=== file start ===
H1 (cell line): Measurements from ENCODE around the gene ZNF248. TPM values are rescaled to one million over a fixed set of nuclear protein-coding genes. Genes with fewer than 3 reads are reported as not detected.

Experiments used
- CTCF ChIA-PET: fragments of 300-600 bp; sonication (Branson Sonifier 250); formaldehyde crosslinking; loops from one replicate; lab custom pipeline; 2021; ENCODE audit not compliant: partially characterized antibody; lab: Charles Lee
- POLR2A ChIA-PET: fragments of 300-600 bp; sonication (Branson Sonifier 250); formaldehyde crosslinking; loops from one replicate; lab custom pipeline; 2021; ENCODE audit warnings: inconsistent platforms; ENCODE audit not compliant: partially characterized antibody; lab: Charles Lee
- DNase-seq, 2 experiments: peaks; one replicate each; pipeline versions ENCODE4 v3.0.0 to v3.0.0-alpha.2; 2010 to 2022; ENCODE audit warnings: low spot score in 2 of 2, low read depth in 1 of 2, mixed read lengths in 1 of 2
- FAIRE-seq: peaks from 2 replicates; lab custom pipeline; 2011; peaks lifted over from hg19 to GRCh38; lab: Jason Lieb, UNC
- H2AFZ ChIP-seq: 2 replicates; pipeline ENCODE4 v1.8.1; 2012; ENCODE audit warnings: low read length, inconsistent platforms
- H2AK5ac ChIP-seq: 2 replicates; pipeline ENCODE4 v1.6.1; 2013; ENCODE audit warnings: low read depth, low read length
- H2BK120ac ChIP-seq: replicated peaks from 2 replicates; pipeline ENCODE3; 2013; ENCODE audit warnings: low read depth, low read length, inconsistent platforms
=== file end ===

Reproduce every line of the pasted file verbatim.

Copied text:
H1 (cell line): Measurements from ENCODE around the gene ZNF248. TPM values are rescaled to one million over a fixed set of nuclear protein-coding genes. Genes with fewer than 3 reads are reported as not detected.

Experiments used
- CTCF ChIA-PET: fragments of 300-600 bp; sonication (Branson Sonifier 250); formaldehyde crosslinking; loops from one replicate; lab custom pipeline; 2021; ENCODE audit not compliant: partially characterized antibody; lab: Charles Lee
- POLR2A ChIA-PET: fragments of 300-600 bp; sonication (Branson Sonifier 250); formaldehyde crosslinking; loops from one replicate; lab custom pipeline; 2021; ENCODE audit warnings: inconsistent platforms; ENCODE audit not compliant: partially characterized antibody; lab: Charles Lee
- DNase-seq, 2 experiments: peaks; one replicate each; pipeline versions ENCODE4 v3.0.0 to v3.0.0-alpha.2; 2010 to 2022; ENCODE audit warnings: low spot score in 2 of 2, low read depth in 1 of 2, mixed read lengths in 1 of 2
- FAIRE-seq: peaks from 2 replicates; lab custom pipeline; 2011; peaks lifted over from hg19 to GRCh38; lab: Jason Lieb, UNC
- H2AFZ ChIP-seq: 2 replicates; pipeline ENCODE4 v1.8.1; 2012; ENCODE audit warnings: low read length, inconsistent platforms
- H2AK5ac ChIP-seq: 2 replicates; pipeline ENCODE4 v1.6.1; 2013; ENCODE audit warnings: low read depth, low read length
- H2BK120ac ChIP-seq: replicated peaks from 2 replicates; pipeline ENCODE3; 2013; ENCODE audit warnings: low read depth, low read length, inconsistent platforms